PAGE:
A new bill threatening higher penalties for house in multiple occupation (HMO) licensing breaches is progressing through Parliament under the smokescreen of MPs rowing about Brexit and the COVID-19 pandemic.
Tory MP for Blyth Spartan Ian Levy has steered the Houses in Multiple Occupation Bill 2019-21 through to a second reading almost without anyone outside Westminster noticing.
The little-reported Private Member’s Bill passed a first reading in The Commons on September 9 and is due for the second reading and printing on February 5.
Levy explained to MPs that the bill aims to increases penalties for HMO licensing offences in England but does not suggest what they might rise to.
“It is vital that a stricter regime of checks and measures is imposed on landlords to ensure that safeguarding of clients is kept at the forefront. However, there are other issues that need to be addressed,” Levy said in his speech introducing the Bill.
“I find it concerning that, as things stand, the police are not consulted on planning applications for large HMOs. However, they are often called upon to deal with the issues that can arise from such dwellings. These houses cause concern in local communities that the inhabitants are likely to cause problems due to antisocial behaviour and other social problems.
“It is vital that the public living in and around the vicinity feel that they can live and integrate with the residents of houses in multiple occupancy safely and that community values are respected.”
Levy also called for HMOs to have a nominated manager on call 24/7 to deal with any problems arising with tenants.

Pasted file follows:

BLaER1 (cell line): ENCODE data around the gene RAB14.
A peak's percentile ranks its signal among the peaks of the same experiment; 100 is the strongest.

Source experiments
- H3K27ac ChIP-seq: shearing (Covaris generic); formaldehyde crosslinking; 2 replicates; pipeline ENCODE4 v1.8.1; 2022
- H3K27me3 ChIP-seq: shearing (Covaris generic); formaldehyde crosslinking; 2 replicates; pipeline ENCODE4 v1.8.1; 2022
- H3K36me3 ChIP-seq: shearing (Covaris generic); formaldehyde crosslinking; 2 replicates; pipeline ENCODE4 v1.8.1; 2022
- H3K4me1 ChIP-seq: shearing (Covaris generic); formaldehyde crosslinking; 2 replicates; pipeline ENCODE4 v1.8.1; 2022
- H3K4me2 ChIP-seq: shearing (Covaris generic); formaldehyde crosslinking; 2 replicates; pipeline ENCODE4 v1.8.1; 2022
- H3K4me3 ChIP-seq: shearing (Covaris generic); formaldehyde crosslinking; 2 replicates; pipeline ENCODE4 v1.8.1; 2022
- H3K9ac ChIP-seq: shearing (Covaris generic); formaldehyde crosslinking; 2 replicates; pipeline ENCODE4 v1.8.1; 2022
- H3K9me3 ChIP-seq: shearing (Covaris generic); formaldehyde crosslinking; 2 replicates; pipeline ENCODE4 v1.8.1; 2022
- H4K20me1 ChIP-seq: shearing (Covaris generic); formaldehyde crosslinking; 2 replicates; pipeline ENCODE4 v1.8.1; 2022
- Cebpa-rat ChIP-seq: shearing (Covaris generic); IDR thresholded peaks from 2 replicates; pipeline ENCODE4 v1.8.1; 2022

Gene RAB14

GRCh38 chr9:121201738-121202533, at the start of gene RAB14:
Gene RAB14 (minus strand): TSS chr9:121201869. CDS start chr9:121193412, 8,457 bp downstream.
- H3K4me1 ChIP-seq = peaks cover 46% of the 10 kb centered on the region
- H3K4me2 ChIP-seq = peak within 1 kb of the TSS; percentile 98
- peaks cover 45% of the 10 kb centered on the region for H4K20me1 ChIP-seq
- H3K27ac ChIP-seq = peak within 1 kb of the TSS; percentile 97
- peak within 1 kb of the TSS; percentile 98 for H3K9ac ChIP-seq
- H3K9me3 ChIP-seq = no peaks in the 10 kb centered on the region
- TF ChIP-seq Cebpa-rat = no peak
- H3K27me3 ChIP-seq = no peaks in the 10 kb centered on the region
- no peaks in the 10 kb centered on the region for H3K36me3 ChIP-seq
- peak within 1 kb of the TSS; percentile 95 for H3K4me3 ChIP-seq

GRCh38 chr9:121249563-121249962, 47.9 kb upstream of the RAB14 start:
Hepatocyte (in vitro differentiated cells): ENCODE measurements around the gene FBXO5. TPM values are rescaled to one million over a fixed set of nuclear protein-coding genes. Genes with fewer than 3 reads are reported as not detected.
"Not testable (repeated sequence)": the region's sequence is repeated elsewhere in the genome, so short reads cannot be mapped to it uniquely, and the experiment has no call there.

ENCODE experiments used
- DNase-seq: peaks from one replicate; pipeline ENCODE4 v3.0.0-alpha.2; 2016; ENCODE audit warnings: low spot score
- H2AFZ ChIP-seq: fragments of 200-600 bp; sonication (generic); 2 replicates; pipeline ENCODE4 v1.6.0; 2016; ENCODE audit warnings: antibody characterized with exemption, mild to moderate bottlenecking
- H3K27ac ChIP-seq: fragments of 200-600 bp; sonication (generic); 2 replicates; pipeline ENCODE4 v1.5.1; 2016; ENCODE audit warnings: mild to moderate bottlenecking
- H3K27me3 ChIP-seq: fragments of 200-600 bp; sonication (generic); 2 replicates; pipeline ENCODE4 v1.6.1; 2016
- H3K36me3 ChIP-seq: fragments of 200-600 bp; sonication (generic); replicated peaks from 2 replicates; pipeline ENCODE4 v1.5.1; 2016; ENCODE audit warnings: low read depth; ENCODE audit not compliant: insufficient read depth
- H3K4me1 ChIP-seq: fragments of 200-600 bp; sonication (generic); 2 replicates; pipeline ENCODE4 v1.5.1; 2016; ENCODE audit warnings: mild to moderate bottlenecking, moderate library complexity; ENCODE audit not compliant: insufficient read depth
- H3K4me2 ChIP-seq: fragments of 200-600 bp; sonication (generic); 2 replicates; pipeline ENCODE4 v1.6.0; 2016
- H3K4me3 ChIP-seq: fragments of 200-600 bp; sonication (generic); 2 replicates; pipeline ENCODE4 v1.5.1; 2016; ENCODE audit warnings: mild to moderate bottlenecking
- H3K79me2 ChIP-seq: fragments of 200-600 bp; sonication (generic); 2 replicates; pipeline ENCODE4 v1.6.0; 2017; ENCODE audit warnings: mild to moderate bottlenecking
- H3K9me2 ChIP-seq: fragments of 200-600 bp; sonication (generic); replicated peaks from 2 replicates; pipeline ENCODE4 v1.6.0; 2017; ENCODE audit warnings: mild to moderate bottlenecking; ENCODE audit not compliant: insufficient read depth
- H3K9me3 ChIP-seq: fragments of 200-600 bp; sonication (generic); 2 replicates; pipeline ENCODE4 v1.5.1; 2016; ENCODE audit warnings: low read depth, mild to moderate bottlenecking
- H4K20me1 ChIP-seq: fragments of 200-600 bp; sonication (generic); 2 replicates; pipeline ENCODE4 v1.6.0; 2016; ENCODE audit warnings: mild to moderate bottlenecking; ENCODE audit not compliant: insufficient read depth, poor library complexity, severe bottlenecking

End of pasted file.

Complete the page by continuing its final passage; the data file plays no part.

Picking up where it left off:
“I understand that not all HMOs exploit their tenants, and I also understand that there are other reasons why, for people wanting to live in small, cheap units close to facilities, they may be attractive,” said Levy.
“But I wish to ensure that they are not used as a method of housing vulnerable people in substandard accommodation with no regard for their mental or physical wellbeing or the needs of the local community. I want to ensure that someone being able to buy a house in a sub-prime area and divide it into multiple bedrooms, while showing absolutely no care for the individual or the local residents, becomes a thing of the past.
Cross party support
“I would like to see a balance given to the community, so that clients feel safe and part of that community, and the public living in and around the vicinities of houses of multiple occupancy feel that they can live and integrate with the clients, with respect and safeguarding for all.”
The Bill was supported by Tory MPs Duncan Baker, Dehenna Davison, Katherine Fletcher, Peter Gibson, James Grundy, Paul Howell, Marco Longhi, Rob Roberts and Matt Vickers, with Labour’s Paula Barker.
Under the current law, councils can either take landlords renting out unsafe or unlicensed HMOs to court, where judges can impose unlimited fines, or issue fixed penalties of up to £30,000.
Other sanctions include rent repayment orders and banning orders for convicted landlords.